Advantages and Disadvantages of Certifications
By Nader K. Rad
Like everything else, there are pros and cons in project [management] certifications. These are the most important ones that I can think of:
- Advantage: recognition and credit
- Advantage: structured learning
- Advantage: integrated and holistic approach
- Disadvantage: arrogance
- Disadvantage: biases
- Common problem: shortcuts
So, let me now explain each point in turn.
Advantage: recognition and credit
I started working on projects about 22 years ago. I’ve always been interested in learning and have on average spent about 3 hours a day learning new things.
A few years after I started my career, which was initially as a project planner, the PMP certification became really popular around me, and people kept talking about it, so I started learning it very seriously. After 18 months of study (yes, I really go into detail), I was sure I knew the topic very well, but I didn’t see a reason to take the exam. After all, it was just a piece of paper! However, I came across some problems.
The main problem was that people didn’t recognize me as an expert on the PMBOK® Guide, and used to argue with me about my approach and its compatibility with the PMBOK Guide. No matter how much I explained it to them, they didn’t accept my opinion. So, finally, I gave up and took the exam. I passed it easily and got certified – and all of a sudden, all those problems went away! People didn’t argue with me anymore, and my company was also very happy and used to brag about having a PMP-certified planner, even though I was the same person with the same knowledge.
Anyway, I realized that it was easier to prove my knowledge by getting certified rather than trying to convince people. Since then, I attained many more certificates, and I recommend doing so to everyone. It simply helps you in your career.
Advantage: structured learning
Some people are so drowned in daily work that they do not invest in learning. They can still improve, but only based on the experience they gain in projects. If they combine that experience with active learning, though, their progress will be much faster.
How would I go about learning?
One way is to keep reading books and articles, attending conferences and webinars, etc. However, it’s a random learning approach that may not be optimal for achieving goals. Certification programs, on the other hand, provide a structured learning path on a certain topic. As a result, you don’t need to worry about what to learn and can focus on a syllabus that a number of experts have prepared, and probably improved over several years.
For serious practitioners, each certification program can be considered as a starting point for further learning. For example, for the PMP exam, besides learning the topics and passing the exam, you can start going into the specifics of each domain by finding more advanced and detailed resources. In other words, you can consider each certification program as a high-level framework for learning.
Advantage: integrated and holistic approach
Some topics are interesting, some are just so-so, and to be honest, some are really boring. In freestyle learning, we usually focus on the most interesting parts and ignore the boring topics. However, what we need in projects is a holistic, integrated approach that covers everything. When you decide to aim for a certification program, you have to learn about all the relevant topics, which will help you in the future.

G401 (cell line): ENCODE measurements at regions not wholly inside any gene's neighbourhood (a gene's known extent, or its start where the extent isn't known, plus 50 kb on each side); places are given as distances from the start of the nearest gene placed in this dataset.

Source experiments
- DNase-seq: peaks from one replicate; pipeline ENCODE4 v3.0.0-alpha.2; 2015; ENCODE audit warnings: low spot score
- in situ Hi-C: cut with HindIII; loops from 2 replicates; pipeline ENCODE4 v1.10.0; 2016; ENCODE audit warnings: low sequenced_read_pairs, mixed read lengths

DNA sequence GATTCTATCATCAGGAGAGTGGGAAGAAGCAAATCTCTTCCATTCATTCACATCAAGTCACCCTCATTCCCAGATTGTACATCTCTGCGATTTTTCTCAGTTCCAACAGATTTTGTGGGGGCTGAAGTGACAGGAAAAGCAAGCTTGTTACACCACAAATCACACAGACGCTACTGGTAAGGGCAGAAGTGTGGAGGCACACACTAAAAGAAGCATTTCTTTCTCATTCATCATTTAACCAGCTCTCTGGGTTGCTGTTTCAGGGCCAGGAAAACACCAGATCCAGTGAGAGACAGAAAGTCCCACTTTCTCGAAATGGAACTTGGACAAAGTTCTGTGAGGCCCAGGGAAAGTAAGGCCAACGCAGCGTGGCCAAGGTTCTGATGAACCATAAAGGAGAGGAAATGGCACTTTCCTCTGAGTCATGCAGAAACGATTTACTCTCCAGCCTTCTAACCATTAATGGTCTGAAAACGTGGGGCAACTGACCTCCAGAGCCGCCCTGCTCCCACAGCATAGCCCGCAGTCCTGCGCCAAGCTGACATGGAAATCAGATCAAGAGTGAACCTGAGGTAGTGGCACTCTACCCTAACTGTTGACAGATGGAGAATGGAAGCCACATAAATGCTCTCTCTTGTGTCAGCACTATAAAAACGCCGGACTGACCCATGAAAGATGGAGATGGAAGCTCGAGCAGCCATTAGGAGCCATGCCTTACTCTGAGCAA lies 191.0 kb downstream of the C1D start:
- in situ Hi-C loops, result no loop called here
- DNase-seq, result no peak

Some people think that everything is finished after getting a certificate, that they don’t need to learn anymore, and that they have become the master of the Universe!
That’s really harmful, both to the projects and to the personal careers of those people.
Although certification programs provide structured and integrated learning opportunities, we should not forget that each of them has its own perspective on the projects, and they are never neutral. In other words, they see the projects through their own lens. As a result, if you limit yourself to one certificate, you may have a biased view.
For example, the way the PMBOK® Guide categorizes project management actions into processes, and then the processes into process groups and knowledge areas, is only its way of modeling the actions, and not a universal truth. However, because of its popularity, we see many resources mentioning those elements as generic project management elements, without even mentioning the PMBOK Guide. Regardless of the quality of the model, it’s harmful to consider it as universal, because it blocks diversity of perspectives and ideas.
Another example is Scrum certification programs, which have a very specific perspective on projects, and yet sometimes imply that other perspectives and approaches are unacceptable (or silly!).
Common problem: shortcuts
I’ve talked to many people who have certificates for PRINCE2®, Agile, or PMP®, and yet have no idea about those concepts! When I dig deeper, I realize that they have taken intensive courses in which they were bombarded with information for a few days, followed by an exam. Many of the courses only teach how to pass the exam, rather than the concepts that are the subject of the exam. Obviously, those people don’t get much out of the certification program.
A general principle in learning is that it has to be gradual and continuous, without excessive pressure. That’s how you have time to digest and absorb the information. When you learn quickly and intensively, you also forget it quickly. This is one of the reasons I prefer eLearning courses, which people usually take over about a month instead of a couple of days, and why I have focused on creating eLearning courses instead of delivering classroom-based ones.
Overall, I do recommend aiming for certifications, but I also suggest being aware of and managing the disadvantages.